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Beyond `Reagans' hoopla, a critical, typical biopic

The oldest rule of Hollywood must be that nothing calls attention to a product quite like controversy. So it's surprising that Reagan loyalists leaned so heavily on CBS to reject "The Reagans" last month, thereby creating much anticipatory ado about an average docudrama that certainly accentuates the negative about the former president and his wife.

"The Reagans" is not exactly a hatchet job. But the made-for-TV movie, which premiered last night in a shortened, 3-hour version on Showtime (CBS's Viacom cousin), is definitely a critical take on the political and domestic lives of Ronald and Nancy Reagan. James Brolin's president comes off as an intensely conflict-averse space cadet, and Judy Davis's Nancy is a controlling neurotic who yells at daughter Patti like Joan Crawford in "Mommie Dearest." By the time the pill-popping "Nancy-pants" is railing about an interview with writer Joan Didion while immersed in bathtub suds, a balanced portrayal isn't a serious possibility.

But really, when was the last time you saw a made-for-TV movie about anyone, from Sonny and Cher to nearly every member of the Kennedy clan, that didn't accentuate the negative? As a rule, biopic makers exaggerate dramatic moments and exploit myths to fashion a dishy piece of entertainment, moving from iconic moment to iconic moment with cartoonish overtones. They want ratings, not accuracy. Anyone who goes to TV movies for balanced history lessons probably believes the claim of the title "E! True Hollywood Story." "The Reagans" locates most of its dish in Nancy, who is truly the focus of the movie. The action opens during the Iran-Contra affair in 1987, flashes back to the couple's first meeting in 1949, and then works its way up to the last days of Reagan's presidency. And from the get-go, Nancy is presented as the more active player in the couple, twisting a marriage proposal out of Reagan, then orchestrating the meeting with Barry Goldwater that sets her husband's political career as a Republican in motion. While he gradually becomes a performing puppet for the party's power brokers, who view themselves as the former actor's "director," she strives to stay on top of all of them, going after any aide or cabinet member who threatens her dominance. Her moment with Donald T. Regan late in the movie -- "I see through you, Donald Regan, don't you forget it. I see right through to your lying little heart" -- is a juicy one.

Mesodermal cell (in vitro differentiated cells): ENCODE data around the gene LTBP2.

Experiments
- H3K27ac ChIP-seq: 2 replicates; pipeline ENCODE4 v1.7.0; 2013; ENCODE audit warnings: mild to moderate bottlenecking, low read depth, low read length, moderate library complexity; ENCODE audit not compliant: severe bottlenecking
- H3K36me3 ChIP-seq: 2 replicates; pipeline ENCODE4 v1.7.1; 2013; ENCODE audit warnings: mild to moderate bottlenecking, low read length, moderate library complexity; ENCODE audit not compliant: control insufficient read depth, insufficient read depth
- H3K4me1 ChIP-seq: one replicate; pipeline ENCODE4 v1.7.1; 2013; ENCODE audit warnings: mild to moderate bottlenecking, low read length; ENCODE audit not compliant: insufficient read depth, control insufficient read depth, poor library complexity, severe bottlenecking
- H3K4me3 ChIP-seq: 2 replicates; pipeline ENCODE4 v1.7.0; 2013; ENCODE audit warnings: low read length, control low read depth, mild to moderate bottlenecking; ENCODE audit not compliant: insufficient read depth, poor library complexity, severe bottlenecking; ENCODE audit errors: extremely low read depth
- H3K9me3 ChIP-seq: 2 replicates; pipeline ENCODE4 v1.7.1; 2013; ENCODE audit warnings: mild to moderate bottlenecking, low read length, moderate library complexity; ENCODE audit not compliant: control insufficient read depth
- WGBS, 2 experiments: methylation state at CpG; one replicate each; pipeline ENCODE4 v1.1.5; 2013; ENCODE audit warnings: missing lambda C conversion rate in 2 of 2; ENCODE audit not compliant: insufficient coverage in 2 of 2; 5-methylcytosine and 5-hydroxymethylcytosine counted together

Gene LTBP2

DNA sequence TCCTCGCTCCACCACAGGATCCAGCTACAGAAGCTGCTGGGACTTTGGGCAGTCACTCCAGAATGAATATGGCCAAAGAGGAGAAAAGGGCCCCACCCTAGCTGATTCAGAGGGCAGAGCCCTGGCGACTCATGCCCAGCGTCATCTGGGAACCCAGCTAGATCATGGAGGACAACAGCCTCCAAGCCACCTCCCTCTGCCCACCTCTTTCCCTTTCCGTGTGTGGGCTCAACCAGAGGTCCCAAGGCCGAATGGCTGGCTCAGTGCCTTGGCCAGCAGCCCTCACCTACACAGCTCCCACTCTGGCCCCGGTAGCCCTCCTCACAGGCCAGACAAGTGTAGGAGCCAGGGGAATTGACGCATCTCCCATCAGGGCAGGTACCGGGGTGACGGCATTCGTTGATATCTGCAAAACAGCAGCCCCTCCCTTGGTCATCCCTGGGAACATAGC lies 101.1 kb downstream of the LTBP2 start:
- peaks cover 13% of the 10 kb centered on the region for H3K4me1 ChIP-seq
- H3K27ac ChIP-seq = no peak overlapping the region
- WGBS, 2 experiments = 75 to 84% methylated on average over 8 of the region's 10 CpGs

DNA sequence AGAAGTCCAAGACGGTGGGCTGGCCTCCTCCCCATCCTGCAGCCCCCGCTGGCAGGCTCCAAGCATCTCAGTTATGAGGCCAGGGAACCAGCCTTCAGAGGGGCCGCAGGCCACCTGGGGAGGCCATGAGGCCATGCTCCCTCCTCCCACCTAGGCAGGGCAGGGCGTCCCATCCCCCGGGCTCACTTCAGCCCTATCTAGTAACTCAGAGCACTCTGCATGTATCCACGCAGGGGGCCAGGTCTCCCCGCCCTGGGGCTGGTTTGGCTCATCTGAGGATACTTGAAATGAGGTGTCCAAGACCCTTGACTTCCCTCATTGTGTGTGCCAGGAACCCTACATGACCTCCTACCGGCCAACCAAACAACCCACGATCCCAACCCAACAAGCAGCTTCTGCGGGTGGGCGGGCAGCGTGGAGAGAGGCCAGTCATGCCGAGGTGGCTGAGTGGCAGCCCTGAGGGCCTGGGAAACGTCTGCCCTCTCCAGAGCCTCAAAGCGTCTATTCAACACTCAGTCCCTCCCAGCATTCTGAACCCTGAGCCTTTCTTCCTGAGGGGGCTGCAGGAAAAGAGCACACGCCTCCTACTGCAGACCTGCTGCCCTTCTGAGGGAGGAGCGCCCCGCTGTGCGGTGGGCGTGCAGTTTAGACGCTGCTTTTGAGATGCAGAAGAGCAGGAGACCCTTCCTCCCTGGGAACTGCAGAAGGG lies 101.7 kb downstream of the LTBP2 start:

Ironically, Nancy's tenderest action in the movie comes in the scene most frequently attacked during last month's controversy. After losing her favorite hairdresser to AIDS and meeting with a group of people with AIDS, Nancy urges the president to talk about the crisis. "The blame will be on our heads, Ronnie," she says. In last night's edited Showtime version, he responds with a cool silence that mirrored his public silence. In the original script, he was to have responded, "They that live in sin shall die in sin" -- a line his loyalists claimed he never said.

There are a few other brief glimpses of Nancy's warmth, and they are usually when her husband is in danger -- after the 1981 assassination attempt and early in his second term, when she mentions his "forgetfulness" to a doctor. But even as she directs all of her protective instincts toward him and his failing memory, her relationship with Reagan never reaches the operatic heights that would make "The Reagans" into a great love story. Their marriage is portrayed as close but codependent, loving but not epic.

The lead performances are both strong; without them, "The Reagans" would be a dull three hours. Brolin manages to capture Reagan's speech pattern and facial expressions without playing them for parody. He conveys an effective mixture of affability and vacancy, the latter of which is particularly apparent when he interacts with his children, from the loyal Michael to the rebellious Patti. You can see the growing distance in Brolin's eyes as Reagan begins to recede into Alzheimer's.

Davis, always a force of nature, is more over the top than Brolin, and never far from camp. Is she accurate? Who knows. Is she entertaining? Without a doubt.

Matthew Gilbert can be reached at gilbert@globe.com.

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